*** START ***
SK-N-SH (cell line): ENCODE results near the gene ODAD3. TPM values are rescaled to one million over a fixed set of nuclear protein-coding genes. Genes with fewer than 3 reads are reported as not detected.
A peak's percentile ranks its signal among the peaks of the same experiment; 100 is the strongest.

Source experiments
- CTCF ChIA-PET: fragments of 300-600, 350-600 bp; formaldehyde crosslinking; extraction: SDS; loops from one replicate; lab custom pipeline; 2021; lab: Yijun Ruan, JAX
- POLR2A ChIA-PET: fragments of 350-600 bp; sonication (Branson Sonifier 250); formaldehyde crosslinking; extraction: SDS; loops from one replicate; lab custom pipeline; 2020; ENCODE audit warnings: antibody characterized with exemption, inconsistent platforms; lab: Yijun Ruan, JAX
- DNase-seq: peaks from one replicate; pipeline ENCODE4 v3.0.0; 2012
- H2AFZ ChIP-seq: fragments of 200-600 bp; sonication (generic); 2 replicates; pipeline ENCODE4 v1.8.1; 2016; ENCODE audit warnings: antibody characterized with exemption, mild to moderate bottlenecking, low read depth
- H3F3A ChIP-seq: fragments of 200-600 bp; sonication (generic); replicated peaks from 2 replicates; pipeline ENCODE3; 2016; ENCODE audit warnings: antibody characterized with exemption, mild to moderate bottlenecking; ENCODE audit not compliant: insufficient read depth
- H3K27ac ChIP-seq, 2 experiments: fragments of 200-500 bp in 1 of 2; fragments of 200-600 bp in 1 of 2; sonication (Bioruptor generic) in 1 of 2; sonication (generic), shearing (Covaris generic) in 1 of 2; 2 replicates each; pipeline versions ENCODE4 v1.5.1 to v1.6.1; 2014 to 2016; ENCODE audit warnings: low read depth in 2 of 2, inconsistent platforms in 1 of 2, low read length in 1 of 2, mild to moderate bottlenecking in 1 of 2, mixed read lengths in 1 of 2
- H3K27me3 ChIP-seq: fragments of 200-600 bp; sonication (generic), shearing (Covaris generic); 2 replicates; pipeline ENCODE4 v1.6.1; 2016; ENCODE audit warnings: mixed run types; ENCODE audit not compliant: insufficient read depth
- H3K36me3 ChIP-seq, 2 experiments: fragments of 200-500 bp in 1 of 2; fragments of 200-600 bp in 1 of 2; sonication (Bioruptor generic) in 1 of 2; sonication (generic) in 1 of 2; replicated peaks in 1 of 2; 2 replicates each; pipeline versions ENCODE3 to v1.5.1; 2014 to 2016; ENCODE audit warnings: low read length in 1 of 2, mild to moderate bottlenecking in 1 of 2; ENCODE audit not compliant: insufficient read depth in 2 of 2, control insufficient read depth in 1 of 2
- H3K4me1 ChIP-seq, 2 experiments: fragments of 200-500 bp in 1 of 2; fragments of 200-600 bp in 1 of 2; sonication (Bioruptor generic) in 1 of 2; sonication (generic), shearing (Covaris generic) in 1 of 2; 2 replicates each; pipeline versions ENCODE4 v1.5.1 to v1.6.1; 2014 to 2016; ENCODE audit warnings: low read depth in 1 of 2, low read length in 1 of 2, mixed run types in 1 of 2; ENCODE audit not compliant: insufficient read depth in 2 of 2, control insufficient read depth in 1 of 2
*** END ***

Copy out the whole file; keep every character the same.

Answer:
SK-N-SH (cell line): ENCODE results near the gene ODAD3. TPM values are rescaled to one million over a fixed set of nuclear protein-coding genes. Genes with fewer than 3 reads are reported as not detected.
A peak's percentile ranks its signal among the peaks of the same experiment; 100 is the strongest.

Source experiments
- CTCF ChIA-PET: fragments of 300-600, 350-600 bp; formaldehyde crosslinking; extraction: SDS; loops from one replicate; lab custom pipeline; 2021; lab: Yijun Ruan, JAX
- POLR2A ChIA-PET: fragments of 350-600 bp; sonication (Branson Sonifier 250); formaldehyde crosslinking; extraction: SDS; loops from one replicate; lab custom pipeline; 2020; ENCODE audit warnings: antibody characterized with exemption, inconsistent platforms; lab: Yijun Ruan, JAX
- DNase-seq: peaks from one replicate; pipeline ENCODE4 v3.0.0; 2012
- H2AFZ ChIP-seq: fragments of 200-600 bp; sonication (generic); 2 replicates; pipeline ENCODE4 v1.8.1; 2016; ENCODE audit warnings: antibody characterized with exemption, mild to moderate bottlenecking, low read depth
- H3F3A ChIP-seq: fragments of 200-600 bp; sonication (generic); replicated peaks from 2 replicates; pipeline ENCODE3; 2016; ENCODE audit warnings: antibody characterized with exemption, mild to moderate bottlenecking; ENCODE audit not compliant: insufficient read depth
- H3K27ac ChIP-seq, 2 experiments: fragments of 200-500 bp in 1 of 2; fragments of 200-600 bp in 1 of 2; sonication (Bioruptor generic) in 1 of 2; sonication (generic), shearing (Covaris generic) in 1 of 2; 2 replicates each; pipeline versions ENCODE4 v1.5.1 to v1.6.1; 2014 to 2016; ENCODE audit warnings: low read depth in 2 of 2, inconsistent platforms in 1 of 2, low read length in 1 of 2, mild to moderate bottlenecking in 1 of 2, mixed read lengths in 1 of 2
- H3K27me3 ChIP-seq: fragments of 200-600 bp; sonication (generic), shearing (Covaris generic); 2 replicates; pipeline ENCODE4 v1.6.1; 2016; ENCODE audit warnings: mixed run types; ENCODE audit not compliant: insufficient read depth
- H3K36me3 ChIP-seq, 2 experiments: fragments of 200-500 bp in 1 of 2; fragments of 200-600 bp in 1 of 2; sonication (Bioruptor generic) in 1 of 2; sonication (generic) in 1 of 2; replicated peaks in 1 of 2; 2 replicates each; pipeline versions ENCODE3 to v1.5.1; 2014 to 2016; ENCODE audit warnings: low read length in 1 of 2, mild to moderate bottlenecking in 1 of 2; ENCODE audit not compliant: insufficient read depth in 2 of 2, control insufficient read depth in 1 of 2
- H3K4me1 ChIP-seq, 2 experiments: fragments of 200-500 bp in 1 of 2; fragments of 200-600 bp in 1 of 2; sonication (Bioruptor generic) in 1 of 2; sonication (generic), shearing (Covaris generic) in 1 of 2; 2 replicates each; pipeline versions ENCODE4 v1.5.1 to v1.6.1; 2014 to 2016; ENCODE audit warnings: low read depth in 1 of 2, low read length in 1 of 2, mixed run types in 1 of 2; ENCODE audit not compliant: insufficient read depth in 2 of 2, control insufficient read depth in 1 of 2